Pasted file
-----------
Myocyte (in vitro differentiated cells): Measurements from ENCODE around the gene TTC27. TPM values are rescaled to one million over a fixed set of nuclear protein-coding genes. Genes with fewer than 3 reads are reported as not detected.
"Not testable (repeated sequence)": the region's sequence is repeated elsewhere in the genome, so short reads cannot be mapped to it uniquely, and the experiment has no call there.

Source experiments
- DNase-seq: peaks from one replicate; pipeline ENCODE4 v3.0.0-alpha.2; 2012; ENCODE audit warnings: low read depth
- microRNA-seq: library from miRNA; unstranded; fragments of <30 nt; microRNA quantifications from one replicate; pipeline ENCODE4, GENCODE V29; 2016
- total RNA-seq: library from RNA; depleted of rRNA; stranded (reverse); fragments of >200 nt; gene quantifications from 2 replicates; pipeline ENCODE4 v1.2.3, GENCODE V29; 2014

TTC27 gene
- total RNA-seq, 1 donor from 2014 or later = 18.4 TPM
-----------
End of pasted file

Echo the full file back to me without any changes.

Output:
Myocyte (in vitro differentiated cells): Measurements from ENCODE around the gene TTC27. TPM values are rescaled to one million over a fixed set of nuclear protein-coding genes. Genes with fewer than 3 reads are reported as not detected.
"Not testable (repeated sequence)": the region's sequence is repeated elsewhere in the genome, so short reads cannot be mapped to it uniquely, and the experiment has no call there.

Source experiments
- DNase-seq: peaks from one replicate; pipeline ENCODE4 v3.0.0-alpha.2; 2012; ENCODE audit warnings: low read depth
- microRNA-seq: library from miRNA; unstranded; fragments of <30 nt; microRNA quantifications from one replicate; pipeline ENCODE4, GENCODE V29; 2016
- total RNA-seq: library from RNA; depleted of rRNA; stranded (reverse); fragments of >200 nt; gene quantifications from 2 replicates; pipeline ENCODE4 v1.2.3, GENCODE V29; 2014

TTC27 gene
- total RNA-seq, 1 donor from 2014 or later = 18.4 TPM